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22 Jul 2020

What We Dislike
Unimpressive fuel economy once battery is flat
Loss of boot storage compartments

BMW's latest plug-in hybrid combines the urgency of electric drive with the practicality and sporty handling of the X3's platform.

We have tested numerous electrified products from BMW before, from the imperious 7 Series plug-in hybrid to the sporty i8 Roadster and even the dainty little fully-electric BMW i3.

But while these models have performed admirably, they have still remained niche products wherein the peculiarities of an electrified drivetrain add to their unique character.

Additional charging flap separates the xDrive30e from its petrol-driven variants
This BMW X3 xDrive30e, however, is different. And it's potentially far more important than the rest of the aforementioned models, because the car you see in the pictures here utilises BMW's globally popular compact luxury SUV platform as its base from which the firm intends to bring electrified mobility not to a niche market, but to the masses.

And the typical family-owner shopping for a practical SUV is not going to tolerate long charging hours or a limited range on their school-run car.

So does this X3 xDrive30e bring enough to the table to convince the masses to make the switch over to plug-in hybrids?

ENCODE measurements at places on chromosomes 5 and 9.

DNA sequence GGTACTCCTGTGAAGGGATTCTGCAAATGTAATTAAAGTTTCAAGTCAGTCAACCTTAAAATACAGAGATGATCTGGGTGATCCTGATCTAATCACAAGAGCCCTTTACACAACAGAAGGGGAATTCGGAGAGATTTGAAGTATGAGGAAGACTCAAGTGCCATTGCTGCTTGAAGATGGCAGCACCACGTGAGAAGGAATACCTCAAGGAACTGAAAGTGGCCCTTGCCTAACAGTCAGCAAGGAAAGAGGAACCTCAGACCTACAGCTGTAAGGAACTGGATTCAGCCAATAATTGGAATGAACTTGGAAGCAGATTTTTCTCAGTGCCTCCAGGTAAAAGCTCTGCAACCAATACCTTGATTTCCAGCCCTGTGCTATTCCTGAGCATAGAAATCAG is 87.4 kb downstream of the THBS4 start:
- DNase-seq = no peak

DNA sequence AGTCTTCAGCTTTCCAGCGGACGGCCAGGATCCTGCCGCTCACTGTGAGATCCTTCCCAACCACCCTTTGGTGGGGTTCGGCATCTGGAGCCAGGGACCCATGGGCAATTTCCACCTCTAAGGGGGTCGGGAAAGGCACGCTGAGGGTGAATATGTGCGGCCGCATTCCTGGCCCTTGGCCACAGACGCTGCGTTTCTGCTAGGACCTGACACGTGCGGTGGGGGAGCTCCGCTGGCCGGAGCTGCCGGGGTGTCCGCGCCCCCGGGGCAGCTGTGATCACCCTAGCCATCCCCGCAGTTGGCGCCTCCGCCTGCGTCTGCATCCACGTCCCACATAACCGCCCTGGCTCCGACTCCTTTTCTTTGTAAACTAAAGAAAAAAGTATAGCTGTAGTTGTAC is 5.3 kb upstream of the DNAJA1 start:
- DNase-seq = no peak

First impressions

Instrument panel gives easy access to all necessary battery information
Thankfully, first impressions are great. The X3 xDrive30e gives little away on the exterior that it sports plug-in capability, save for its '30e' badging and, of course, the extra charging flap at the passenger side of the car.

Step in and start the car and you'll find that the same discreet approach has been adopted in the interior. The car gets a different instrument panel layout in order to show you the necessary hybrid-car readouts, of course. Save for the additional eDrive button on the centre console and you will be hard pressed to identify this model from its petrol-driven cousins.

Build quality all-round is excellent, and there is space aplenty for all.

At the rear, the X3 xDrive30e surrenders 100 litres of boot space to accommodate its new batteries. While the remaining 450 litres is still plenty, you do lose the added practicality of having the underfloor storage compartments found on the petrol-driven versions of the X3.

And on the go?

To accommodate the batteries, you lose the additional storage compartments under the floor and 100 litres of boot space at the rear
Move off and the X3 xDrive30e impresses greatly. Cabin insulation from noise and vibration is excellent, and takeoff when running on electricity or petrol is smooth and linear.

But being a BMW, you'd naturally expect more than just that, and this X3 xDrive30e delivers. It may do a good job of disguising itself design-wise next to its petrol-driven cousins, but when driven, it will happily flaunt the abilities of its electrified drivetrain.

Drive this car eagerly and it is more than happy to oblige with a keen application of electric torque. The electric motor in the Volvo XC60 T8 plug-in hybrid we tested a few months back may only have a 21bhp (and 25Nm of torque) deficit, but this BMW seems to be far, far more eager to charge ahead with every prod of the accelerator pedal.

Electric eagerness

eBOOST adds a significant surge of acceleration for easy overtaking